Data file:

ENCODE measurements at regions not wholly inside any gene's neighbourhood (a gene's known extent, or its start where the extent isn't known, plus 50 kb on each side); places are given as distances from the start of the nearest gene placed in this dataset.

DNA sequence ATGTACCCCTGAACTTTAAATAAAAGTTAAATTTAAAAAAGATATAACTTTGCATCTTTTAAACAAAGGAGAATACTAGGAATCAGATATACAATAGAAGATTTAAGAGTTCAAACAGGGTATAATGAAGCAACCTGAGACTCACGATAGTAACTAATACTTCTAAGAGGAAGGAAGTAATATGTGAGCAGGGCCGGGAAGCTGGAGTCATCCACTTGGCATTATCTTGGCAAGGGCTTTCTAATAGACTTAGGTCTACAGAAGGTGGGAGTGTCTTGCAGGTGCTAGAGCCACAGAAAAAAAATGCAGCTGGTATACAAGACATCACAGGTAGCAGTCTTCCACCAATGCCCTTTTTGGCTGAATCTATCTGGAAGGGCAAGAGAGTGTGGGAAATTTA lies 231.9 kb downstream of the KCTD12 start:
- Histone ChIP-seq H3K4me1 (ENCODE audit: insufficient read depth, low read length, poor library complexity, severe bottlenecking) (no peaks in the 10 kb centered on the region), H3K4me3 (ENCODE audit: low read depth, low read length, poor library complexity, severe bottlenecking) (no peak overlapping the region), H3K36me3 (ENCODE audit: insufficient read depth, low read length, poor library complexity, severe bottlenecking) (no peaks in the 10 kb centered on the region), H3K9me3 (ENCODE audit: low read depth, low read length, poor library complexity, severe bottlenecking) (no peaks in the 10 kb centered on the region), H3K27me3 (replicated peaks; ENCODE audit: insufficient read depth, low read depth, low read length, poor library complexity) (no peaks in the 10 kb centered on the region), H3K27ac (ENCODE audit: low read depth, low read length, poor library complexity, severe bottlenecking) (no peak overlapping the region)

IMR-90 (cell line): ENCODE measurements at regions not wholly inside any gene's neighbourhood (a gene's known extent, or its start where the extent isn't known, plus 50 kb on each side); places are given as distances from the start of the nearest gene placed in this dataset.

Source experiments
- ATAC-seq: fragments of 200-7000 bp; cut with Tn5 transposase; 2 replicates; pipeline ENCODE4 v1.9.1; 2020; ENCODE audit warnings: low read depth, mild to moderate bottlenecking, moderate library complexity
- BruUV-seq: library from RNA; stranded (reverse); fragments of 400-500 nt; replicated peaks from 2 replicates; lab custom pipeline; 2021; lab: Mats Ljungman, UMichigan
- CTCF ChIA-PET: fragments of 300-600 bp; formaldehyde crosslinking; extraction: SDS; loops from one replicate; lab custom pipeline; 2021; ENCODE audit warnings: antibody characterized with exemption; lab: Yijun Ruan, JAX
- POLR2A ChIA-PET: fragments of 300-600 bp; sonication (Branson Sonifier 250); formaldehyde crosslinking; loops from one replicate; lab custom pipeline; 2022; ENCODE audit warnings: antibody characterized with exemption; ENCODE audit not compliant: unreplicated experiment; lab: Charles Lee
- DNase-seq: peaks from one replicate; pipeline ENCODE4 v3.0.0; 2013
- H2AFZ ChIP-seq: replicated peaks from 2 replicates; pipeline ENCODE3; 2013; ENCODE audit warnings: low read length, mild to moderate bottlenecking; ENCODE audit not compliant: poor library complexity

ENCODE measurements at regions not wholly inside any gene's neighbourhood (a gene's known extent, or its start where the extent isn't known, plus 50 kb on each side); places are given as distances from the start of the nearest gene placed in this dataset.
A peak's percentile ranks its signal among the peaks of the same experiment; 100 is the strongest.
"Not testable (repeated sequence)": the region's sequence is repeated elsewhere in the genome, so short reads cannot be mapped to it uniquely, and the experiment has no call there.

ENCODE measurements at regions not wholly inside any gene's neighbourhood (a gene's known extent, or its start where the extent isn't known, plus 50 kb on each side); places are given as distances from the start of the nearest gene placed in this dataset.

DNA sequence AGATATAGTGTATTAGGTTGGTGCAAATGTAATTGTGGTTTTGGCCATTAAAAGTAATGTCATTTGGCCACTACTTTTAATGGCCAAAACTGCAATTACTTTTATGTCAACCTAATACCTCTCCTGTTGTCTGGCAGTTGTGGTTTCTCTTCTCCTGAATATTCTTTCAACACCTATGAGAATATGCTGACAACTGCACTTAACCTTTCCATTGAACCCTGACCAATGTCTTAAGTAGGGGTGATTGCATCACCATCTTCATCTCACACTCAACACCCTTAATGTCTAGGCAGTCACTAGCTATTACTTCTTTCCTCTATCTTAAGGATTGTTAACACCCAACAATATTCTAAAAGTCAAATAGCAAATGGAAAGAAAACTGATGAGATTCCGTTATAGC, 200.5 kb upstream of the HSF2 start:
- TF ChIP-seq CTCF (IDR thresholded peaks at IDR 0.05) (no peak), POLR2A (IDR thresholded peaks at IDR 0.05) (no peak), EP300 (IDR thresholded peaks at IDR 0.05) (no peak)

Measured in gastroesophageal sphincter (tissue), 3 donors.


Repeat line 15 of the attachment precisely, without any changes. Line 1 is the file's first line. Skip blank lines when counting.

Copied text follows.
ENCODE measurements at regions not wholly inside any gene's neighbourhood (a gene's known extent, or its start where the extent isn't known, plus 50 kb on each side); places are given as distances from the start of the nearest gene placed in this dataset.